Veterans unite to raise awareness about suicide
The U.S. Department of Veterans Affairs reports 20 veterans take their life each day. The Southwest Virginia Student Veterans Alliance is working to help those who've served our country to find the help they need.
"When I first got out it was heavy drinking," said Mark Shelton, Army Veteran, and Radford University Student.
Shelton shares how he struggled with depression.
"Four days after my birthday I was sitting on the edge of a bridge ready to go," said Shelton, "and so the cops took me to the VA and I sobered up and really started thinking about everything."
Shelton made it out of that dark space, enrolled into school and has a life passion to save other veterans battling with suicide Shelton and the Southwest Virginia Student Veterans Alliance is hosting the 4th Annual Veteran Suicide Awareness March, walking 14 miles starting from the mill mountain star.
"The goal is to shed light on mental health issues and recognize warning signs," said Shelton.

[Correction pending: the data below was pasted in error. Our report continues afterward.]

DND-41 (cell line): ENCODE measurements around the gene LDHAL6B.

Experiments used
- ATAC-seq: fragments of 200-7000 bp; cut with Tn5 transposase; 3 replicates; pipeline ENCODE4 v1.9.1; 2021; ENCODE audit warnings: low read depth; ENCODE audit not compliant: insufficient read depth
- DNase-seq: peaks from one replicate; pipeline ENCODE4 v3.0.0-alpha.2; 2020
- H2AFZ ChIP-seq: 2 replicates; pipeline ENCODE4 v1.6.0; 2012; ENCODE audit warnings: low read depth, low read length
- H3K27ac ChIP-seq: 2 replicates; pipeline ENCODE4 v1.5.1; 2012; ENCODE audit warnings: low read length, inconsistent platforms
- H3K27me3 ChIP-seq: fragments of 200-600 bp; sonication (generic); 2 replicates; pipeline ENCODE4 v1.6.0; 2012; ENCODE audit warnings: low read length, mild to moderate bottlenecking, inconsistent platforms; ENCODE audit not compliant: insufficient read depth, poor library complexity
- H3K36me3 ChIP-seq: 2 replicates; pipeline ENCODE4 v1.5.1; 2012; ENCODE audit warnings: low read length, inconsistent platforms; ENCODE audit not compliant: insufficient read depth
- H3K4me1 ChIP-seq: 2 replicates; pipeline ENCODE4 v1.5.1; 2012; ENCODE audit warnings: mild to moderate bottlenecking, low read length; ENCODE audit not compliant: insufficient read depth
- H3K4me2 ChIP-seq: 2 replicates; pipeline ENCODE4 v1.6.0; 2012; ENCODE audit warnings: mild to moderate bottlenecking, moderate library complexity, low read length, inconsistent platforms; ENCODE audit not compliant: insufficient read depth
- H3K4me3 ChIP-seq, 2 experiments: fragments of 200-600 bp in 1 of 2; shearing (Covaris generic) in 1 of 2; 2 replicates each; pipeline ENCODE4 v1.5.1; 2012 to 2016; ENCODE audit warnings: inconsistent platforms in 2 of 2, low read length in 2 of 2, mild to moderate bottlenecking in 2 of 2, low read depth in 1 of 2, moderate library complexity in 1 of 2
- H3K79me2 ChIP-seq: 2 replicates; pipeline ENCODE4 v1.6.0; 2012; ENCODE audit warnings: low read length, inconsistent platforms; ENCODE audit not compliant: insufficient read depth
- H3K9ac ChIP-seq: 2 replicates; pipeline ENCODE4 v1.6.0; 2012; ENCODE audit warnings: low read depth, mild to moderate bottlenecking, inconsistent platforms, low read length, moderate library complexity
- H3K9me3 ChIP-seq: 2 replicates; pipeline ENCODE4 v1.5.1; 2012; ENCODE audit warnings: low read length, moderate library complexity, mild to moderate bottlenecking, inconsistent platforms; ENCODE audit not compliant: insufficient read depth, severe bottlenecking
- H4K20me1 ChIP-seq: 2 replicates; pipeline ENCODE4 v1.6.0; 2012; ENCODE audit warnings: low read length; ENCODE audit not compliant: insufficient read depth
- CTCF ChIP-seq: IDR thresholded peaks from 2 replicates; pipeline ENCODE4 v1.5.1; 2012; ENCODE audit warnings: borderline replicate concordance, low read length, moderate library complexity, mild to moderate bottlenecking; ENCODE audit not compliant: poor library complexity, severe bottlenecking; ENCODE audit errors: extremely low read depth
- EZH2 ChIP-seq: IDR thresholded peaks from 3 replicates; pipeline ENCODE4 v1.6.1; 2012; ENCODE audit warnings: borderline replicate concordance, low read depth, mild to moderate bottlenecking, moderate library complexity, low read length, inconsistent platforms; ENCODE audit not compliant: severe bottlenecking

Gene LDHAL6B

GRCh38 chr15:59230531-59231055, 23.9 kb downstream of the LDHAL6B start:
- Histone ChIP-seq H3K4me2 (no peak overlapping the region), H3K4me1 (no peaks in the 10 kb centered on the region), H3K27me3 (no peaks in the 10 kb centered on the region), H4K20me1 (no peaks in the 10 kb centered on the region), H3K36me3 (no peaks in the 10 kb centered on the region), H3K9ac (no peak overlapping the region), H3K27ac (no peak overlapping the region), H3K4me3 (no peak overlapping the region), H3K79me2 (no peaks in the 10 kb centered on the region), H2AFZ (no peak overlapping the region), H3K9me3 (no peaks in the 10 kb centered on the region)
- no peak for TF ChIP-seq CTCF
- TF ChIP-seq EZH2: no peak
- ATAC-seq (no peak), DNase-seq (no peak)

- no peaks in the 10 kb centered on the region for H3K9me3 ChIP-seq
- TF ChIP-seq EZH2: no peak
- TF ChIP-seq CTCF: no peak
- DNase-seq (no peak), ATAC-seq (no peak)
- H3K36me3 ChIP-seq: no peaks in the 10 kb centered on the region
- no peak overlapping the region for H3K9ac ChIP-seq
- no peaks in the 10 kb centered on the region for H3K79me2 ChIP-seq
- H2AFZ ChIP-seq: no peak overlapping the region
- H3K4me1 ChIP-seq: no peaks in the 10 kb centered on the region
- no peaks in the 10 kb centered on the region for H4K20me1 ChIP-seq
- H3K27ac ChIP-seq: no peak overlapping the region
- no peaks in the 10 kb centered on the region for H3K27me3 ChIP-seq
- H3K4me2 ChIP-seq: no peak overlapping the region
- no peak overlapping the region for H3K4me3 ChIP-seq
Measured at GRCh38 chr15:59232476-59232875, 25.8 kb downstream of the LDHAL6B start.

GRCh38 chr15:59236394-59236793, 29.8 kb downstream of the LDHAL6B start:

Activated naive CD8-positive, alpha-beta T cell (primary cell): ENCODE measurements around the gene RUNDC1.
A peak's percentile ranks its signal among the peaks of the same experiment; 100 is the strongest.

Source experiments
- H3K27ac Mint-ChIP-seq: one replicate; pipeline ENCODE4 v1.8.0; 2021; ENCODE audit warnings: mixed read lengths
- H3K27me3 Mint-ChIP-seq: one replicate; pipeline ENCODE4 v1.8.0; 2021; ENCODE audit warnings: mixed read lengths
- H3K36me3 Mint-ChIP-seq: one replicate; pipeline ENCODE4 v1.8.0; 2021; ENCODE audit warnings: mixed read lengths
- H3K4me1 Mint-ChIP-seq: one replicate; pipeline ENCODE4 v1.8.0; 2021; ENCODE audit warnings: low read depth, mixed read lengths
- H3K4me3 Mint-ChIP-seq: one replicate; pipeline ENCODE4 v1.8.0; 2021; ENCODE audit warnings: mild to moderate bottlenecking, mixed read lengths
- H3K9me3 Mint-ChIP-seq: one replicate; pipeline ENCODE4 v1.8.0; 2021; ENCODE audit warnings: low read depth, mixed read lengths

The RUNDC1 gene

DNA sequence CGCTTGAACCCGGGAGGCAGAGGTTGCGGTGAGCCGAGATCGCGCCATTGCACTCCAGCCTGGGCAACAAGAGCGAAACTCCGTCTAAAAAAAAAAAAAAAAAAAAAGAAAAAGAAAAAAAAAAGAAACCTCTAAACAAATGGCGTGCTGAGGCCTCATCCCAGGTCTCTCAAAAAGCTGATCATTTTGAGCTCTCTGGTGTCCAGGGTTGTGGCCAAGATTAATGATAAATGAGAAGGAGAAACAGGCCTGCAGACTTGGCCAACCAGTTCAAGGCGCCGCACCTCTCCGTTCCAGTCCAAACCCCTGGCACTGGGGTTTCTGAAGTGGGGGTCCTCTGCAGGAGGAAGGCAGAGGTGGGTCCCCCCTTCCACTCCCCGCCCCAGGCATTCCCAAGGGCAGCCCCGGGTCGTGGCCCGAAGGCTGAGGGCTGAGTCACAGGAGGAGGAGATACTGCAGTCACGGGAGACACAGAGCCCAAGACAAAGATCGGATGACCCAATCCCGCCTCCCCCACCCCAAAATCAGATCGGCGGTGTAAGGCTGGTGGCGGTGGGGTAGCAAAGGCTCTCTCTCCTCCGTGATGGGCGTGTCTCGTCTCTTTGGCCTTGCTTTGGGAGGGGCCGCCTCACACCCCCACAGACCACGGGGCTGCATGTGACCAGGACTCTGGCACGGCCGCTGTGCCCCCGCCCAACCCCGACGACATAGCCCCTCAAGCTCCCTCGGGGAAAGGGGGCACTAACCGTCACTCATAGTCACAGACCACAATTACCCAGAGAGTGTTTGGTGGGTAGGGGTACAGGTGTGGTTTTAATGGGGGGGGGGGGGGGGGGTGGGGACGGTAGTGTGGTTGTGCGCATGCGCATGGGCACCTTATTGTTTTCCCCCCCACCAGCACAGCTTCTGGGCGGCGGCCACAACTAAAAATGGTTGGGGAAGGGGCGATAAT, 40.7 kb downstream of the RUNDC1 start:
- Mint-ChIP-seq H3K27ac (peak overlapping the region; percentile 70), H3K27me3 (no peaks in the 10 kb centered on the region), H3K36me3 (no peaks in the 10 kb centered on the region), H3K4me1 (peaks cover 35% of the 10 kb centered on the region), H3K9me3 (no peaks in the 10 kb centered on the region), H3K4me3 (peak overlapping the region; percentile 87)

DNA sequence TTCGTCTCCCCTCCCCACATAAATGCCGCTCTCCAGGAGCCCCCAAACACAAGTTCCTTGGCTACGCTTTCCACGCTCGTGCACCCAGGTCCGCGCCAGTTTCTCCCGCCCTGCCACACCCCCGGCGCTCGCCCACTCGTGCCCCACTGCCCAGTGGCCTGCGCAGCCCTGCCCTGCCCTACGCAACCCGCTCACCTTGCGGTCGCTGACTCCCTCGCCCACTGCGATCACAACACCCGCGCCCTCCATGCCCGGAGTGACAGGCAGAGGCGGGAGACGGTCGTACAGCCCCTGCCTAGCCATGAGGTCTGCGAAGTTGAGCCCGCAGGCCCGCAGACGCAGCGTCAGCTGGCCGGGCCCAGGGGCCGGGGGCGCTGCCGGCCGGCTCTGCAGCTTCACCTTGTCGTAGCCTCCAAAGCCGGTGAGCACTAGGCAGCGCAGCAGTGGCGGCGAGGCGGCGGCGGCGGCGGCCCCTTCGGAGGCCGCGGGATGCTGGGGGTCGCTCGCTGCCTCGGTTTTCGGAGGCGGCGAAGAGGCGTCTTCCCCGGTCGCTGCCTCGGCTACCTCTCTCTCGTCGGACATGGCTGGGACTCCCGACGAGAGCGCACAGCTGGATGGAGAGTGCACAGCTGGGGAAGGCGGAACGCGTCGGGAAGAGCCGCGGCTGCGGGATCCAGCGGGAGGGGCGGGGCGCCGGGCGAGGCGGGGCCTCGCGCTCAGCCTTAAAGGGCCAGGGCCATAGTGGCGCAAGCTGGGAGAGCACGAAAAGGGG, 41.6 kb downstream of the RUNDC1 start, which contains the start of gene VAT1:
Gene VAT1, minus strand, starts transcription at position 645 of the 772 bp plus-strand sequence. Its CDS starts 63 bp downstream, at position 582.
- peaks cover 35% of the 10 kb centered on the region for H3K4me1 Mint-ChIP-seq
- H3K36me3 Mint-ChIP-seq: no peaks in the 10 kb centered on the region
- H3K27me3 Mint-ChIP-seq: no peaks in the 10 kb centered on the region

"It definitely affects a lot of veterans. If someone is withdrawing, change in behavior, increase alcohol or drug use, things like that," said Alicia Dudley, Suicide Prevention Coordinator Salem VA.
Dudley shared veteran crisis hotline 1-800- 273- 8255 that immediately connects people with resources. There are also phone apps that can manage symptoms. Advocates say suicide prevention starts with everyone coming together.
"We just need people to talk to, if you have a veteran family member or friend talk to them, make sure they are doing ok," said Shelton, "Any day they could be going through something and nobody would know"
"There is still that stigma but hopefully with a lot of coverage and people talking about it, more people will be willing to get help," said Dudley.